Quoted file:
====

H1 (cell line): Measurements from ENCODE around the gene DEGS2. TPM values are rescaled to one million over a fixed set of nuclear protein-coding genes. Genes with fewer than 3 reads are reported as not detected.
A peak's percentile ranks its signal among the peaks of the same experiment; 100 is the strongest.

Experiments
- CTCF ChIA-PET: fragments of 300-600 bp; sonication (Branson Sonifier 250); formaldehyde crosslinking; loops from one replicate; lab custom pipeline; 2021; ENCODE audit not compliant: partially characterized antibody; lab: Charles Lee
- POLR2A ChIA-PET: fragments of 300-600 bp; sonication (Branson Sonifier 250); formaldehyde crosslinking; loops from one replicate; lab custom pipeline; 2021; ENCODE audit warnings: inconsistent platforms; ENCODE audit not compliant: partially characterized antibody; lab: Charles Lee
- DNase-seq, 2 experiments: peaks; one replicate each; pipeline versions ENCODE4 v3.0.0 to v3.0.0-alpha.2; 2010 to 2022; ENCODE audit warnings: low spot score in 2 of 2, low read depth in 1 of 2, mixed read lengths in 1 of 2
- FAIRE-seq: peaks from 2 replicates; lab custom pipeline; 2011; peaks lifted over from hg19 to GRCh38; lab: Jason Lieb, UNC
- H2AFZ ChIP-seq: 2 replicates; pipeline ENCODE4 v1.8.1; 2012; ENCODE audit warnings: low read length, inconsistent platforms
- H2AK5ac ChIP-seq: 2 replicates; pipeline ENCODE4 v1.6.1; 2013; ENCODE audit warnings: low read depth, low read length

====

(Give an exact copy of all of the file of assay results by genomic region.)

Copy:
H1 (cell line): Measurements from ENCODE around the gene DEGS2. TPM values are rescaled to one million over a fixed set of nuclear protein-coding genes. Genes with fewer than 3 reads are reported as not detected.
A peak's percentile ranks its signal among the peaks of the same experiment; 100 is the strongest.

Experiments
- CTCF ChIA-PET: fragments of 300-600 bp; sonication (Branson Sonifier 250); formaldehyde crosslinking; loops from one replicate; lab custom pipeline; 2021; ENCODE audit not compliant: partially characterized antibody; lab: Charles Lee
- POLR2A ChIA-PET: fragments of 300-600 bp; sonication (Branson Sonifier 250); formaldehyde crosslinking; loops from one replicate; lab custom pipeline; 2021; ENCODE audit warnings: inconsistent platforms; ENCODE audit not compliant: partially characterized antibody; lab: Charles Lee
- DNase-seq, 2 experiments: peaks; one replicate each; pipeline versions ENCODE4 v3.0.0 to v3.0.0-alpha.2; 2010 to 2022; ENCODE audit warnings: low spot score in 2 of 2, low read depth in 1 of 2, mixed read lengths in 1 of 2
- FAIRE-seq: peaks from 2 replicates; lab custom pipeline; 2011; peaks lifted over from hg19 to GRCh38; lab: Jason Lieb, UNC
- H2AFZ ChIP-seq: 2 replicates; pipeline ENCODE4 v1.8.1; 2012; ENCODE audit warnings: low read length, inconsistent platforms
- H2AK5ac ChIP-seq: 2 replicates; pipeline ENCODE4 v1.6.1; 2013; ENCODE audit warnings: low read depth, low read length